Before the full effects of Hurricane Dorian could even be assessed, companies were already leaping into action. The Coca-Cola Company had pallets of Dasani water on the ready. Sprint and Verizon announced they’d be waving text and data overages. Kohls, Disney Cruise Lines, Lowes, Home Depot… the list goes on and on.
More and more companies are recognizing social good is good business. But it’s not just the Toms of the world that are jumping into the philanthropic mix. Smaller businesses, like BBB Accredited SilverFire Disaster and Recreation Products, are also donating their goods or services towards positive social change.
In 2017, following Hurricane Maria, SilverFire partnered with UCEED in San Juan Puerto Rico, a sister program of the University of Oregon, to distribute off-grid stoves to families with developmental disabilities. This allowed them to cook and sanitize water following a devastating disaster that left millions of people without power. SilverFire owner, Todd Albi, also flew down to offer stove training to survivors like Isabella and her wheelchair-bound father (pictured above). They nearly drowned after Hurricane Maria sent six feet of ocean water rushing through their home. The stove she received from SilverFire was the only source of cooked food and safe drinking water for her family and neighbors post hurricane. Albi says he has 1,000 emergency stoves on standby that can be deployed at any time.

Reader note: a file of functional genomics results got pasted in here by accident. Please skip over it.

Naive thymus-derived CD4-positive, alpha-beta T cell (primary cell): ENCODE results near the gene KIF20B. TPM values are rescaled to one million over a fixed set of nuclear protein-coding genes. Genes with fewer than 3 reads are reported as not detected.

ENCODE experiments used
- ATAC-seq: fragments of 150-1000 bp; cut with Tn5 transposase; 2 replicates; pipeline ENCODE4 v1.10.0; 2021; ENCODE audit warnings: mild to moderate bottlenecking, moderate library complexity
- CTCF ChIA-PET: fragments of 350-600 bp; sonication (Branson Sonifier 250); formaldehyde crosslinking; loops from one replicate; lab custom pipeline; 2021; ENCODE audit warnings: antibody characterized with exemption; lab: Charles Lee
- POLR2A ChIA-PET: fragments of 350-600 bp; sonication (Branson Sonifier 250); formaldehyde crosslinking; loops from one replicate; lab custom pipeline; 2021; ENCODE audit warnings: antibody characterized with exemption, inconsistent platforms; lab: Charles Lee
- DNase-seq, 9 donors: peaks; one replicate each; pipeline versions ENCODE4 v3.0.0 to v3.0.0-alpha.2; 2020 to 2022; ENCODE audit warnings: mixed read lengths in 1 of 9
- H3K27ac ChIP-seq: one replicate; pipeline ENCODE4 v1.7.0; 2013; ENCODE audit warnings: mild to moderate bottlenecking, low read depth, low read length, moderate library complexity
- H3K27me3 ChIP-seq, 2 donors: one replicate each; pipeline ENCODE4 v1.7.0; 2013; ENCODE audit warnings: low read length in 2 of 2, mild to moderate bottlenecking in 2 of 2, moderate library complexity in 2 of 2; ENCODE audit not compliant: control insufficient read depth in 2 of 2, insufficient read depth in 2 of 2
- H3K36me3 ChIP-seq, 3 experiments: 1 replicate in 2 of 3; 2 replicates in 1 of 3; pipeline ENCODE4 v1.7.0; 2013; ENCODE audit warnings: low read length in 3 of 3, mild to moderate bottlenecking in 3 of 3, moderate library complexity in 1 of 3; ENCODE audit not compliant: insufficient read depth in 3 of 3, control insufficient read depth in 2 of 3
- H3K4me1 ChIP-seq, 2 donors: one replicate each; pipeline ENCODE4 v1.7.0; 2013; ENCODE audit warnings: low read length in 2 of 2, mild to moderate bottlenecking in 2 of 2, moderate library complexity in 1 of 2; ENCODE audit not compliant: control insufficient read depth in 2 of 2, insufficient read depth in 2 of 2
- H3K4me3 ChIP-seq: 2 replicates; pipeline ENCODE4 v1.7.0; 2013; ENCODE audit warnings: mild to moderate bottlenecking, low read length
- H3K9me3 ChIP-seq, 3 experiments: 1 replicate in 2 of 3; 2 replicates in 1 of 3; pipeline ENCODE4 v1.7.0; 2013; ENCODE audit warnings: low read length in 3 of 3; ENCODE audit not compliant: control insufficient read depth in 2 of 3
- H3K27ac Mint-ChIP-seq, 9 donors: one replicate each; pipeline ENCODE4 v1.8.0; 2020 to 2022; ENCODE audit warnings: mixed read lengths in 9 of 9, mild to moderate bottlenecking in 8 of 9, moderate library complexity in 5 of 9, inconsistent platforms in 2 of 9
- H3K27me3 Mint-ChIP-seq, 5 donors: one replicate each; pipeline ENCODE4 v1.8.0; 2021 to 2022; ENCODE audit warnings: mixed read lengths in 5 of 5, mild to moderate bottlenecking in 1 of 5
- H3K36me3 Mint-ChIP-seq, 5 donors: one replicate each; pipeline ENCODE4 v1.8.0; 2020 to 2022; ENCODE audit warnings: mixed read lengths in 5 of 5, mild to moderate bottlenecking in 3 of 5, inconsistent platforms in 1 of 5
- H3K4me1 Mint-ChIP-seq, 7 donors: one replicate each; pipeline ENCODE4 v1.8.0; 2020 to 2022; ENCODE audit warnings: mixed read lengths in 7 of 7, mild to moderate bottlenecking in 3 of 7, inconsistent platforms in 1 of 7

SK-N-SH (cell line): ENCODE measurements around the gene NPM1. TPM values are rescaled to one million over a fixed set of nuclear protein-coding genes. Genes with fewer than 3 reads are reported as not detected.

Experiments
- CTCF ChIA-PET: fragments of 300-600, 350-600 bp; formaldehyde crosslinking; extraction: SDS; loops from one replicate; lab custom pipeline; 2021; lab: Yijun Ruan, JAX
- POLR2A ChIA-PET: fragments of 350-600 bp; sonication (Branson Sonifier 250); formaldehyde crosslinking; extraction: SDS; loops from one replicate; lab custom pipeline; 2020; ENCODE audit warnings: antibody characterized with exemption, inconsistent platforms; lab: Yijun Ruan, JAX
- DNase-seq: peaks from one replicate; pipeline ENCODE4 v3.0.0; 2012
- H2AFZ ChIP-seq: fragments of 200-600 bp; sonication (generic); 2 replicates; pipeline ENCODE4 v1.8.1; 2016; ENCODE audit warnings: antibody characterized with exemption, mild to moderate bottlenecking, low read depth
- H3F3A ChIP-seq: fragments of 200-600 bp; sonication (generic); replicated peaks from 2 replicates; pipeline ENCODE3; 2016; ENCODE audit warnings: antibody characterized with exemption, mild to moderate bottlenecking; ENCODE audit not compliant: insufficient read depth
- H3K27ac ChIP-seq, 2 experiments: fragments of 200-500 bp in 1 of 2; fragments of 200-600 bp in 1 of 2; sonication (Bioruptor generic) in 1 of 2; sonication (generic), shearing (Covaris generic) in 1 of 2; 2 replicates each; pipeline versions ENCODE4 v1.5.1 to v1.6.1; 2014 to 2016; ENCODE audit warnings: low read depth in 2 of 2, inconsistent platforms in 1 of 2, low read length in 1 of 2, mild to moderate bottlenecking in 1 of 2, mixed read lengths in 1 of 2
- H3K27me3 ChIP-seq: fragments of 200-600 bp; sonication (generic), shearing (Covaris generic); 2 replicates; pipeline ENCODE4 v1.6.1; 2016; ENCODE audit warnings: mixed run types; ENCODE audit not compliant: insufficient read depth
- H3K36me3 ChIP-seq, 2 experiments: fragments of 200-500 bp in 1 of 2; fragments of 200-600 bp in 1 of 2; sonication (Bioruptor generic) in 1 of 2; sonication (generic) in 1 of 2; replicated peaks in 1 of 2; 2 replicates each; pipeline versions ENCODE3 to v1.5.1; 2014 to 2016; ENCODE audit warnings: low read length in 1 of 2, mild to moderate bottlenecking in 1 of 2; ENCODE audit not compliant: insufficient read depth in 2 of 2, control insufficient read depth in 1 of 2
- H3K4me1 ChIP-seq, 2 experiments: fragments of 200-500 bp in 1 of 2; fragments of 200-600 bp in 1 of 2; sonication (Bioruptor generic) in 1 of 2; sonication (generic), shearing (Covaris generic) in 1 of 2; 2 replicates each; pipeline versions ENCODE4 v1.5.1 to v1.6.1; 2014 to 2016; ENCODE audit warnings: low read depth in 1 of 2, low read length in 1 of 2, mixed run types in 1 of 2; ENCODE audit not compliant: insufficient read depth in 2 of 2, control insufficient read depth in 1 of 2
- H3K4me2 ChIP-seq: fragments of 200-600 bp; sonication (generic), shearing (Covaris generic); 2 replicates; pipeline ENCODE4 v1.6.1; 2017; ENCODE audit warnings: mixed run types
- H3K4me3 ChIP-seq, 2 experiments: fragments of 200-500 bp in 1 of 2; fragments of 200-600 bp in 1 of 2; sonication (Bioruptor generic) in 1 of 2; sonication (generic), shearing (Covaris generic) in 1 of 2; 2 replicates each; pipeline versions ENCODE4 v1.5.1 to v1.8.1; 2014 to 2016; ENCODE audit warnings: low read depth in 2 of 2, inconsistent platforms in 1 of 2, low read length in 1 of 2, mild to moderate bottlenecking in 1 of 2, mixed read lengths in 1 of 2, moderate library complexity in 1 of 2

Giving back as a business won’t just make you feel good it will help your bottom line. According to a report by the CEO lead coalition, Chief Executives for Corporate Purpose (CECP), 87% of Baby Boomers want to know about the social impact brands are making. And, if you’re looking to attract and retain the next generation of workers, having a clear and concise social strategy might just be the key. Among those surveyed, the millennial age group had volunteered the most with social causes (50%). The same report found 96% of the workforce believes social fulfillment is important and they are committed to finding it.
Companies aren’t just donating goods and services following natural disasters, like Hurricanes Dorian and Maria, they’re giving money too. The amount of corporate cash donations towards disaster recovery is up 306% since 2015, according to CECP.
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